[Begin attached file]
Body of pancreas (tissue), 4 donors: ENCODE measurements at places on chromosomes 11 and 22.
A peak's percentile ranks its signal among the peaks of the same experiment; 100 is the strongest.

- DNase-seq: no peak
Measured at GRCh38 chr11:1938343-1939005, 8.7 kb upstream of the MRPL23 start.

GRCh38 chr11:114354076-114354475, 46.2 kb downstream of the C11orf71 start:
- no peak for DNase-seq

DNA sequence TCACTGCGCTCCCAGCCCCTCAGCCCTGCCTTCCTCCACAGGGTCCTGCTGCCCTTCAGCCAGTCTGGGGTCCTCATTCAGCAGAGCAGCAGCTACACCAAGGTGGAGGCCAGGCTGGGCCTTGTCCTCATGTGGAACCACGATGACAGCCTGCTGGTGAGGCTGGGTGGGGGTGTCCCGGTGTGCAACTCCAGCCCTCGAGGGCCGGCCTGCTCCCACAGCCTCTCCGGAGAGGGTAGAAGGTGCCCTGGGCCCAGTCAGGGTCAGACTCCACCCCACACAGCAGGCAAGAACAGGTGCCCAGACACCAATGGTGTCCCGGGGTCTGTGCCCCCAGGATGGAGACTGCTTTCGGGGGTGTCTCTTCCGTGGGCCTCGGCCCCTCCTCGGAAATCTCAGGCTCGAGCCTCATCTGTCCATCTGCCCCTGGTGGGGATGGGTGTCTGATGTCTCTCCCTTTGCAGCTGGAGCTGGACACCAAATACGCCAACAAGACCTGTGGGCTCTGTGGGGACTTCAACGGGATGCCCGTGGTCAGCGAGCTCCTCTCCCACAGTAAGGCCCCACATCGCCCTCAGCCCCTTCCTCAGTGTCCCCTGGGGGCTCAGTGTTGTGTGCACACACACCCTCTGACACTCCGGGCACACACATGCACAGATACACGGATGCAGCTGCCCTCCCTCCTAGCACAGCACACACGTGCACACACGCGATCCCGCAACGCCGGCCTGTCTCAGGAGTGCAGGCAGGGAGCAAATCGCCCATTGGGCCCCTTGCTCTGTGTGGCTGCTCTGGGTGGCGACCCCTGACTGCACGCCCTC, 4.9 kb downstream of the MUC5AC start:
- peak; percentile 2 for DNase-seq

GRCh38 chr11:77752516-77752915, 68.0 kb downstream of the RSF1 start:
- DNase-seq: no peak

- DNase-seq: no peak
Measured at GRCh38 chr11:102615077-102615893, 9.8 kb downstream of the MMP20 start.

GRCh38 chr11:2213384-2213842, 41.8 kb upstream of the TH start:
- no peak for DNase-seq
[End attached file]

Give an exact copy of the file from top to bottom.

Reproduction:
Body of pancreas (tissue), 4 donors: ENCODE measurements at places on chromosomes 11 and 22.
A peak's percentile ranks its signal among the peaks of the same experiment; 100 is the strongest.

- DNase-seq: no peak
Measured at GRCh38 chr11:1938343-1939005, 8.7 kb upstream of the MRPL23 start.

GRCh38 chr11:114354076-114354475, 46.2 kb downstream of the C11orf71 start:
- no peak for DNase-seq

DNA sequence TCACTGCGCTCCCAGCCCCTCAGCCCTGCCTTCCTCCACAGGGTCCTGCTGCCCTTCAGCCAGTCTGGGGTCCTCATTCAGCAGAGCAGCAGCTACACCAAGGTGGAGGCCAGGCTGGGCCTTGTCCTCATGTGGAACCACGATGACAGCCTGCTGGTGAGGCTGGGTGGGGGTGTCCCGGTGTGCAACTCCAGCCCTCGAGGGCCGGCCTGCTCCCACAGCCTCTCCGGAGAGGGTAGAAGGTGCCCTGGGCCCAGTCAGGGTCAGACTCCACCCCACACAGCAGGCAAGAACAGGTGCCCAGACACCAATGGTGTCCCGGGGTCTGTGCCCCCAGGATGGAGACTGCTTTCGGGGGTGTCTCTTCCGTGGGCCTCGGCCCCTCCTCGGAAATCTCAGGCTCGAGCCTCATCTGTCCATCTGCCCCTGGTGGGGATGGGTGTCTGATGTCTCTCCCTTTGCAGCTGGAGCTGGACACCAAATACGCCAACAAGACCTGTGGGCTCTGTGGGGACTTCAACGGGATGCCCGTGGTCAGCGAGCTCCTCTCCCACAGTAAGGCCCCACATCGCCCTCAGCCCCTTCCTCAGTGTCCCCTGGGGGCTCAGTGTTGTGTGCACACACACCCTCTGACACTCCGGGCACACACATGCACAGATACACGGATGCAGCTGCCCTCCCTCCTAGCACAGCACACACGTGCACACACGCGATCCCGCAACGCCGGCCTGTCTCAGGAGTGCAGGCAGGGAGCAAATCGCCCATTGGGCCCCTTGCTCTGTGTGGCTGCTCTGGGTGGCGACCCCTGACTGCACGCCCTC, 4.9 kb downstream of the MUC5AC start:
- peak; percentile 2 for DNase-seq

GRCh38 chr11:77752516-77752915, 68.0 kb downstream of the RSF1 start:
- DNase-seq: no peak

- DNase-seq: no peak
Measured at GRCh38 chr11:102615077-102615893, 9.8 kb downstream of the MMP20 start.

GRCh38 chr11:2213384-2213842, 41.8 kb upstream of the TH start:
- no peak for DNase-seq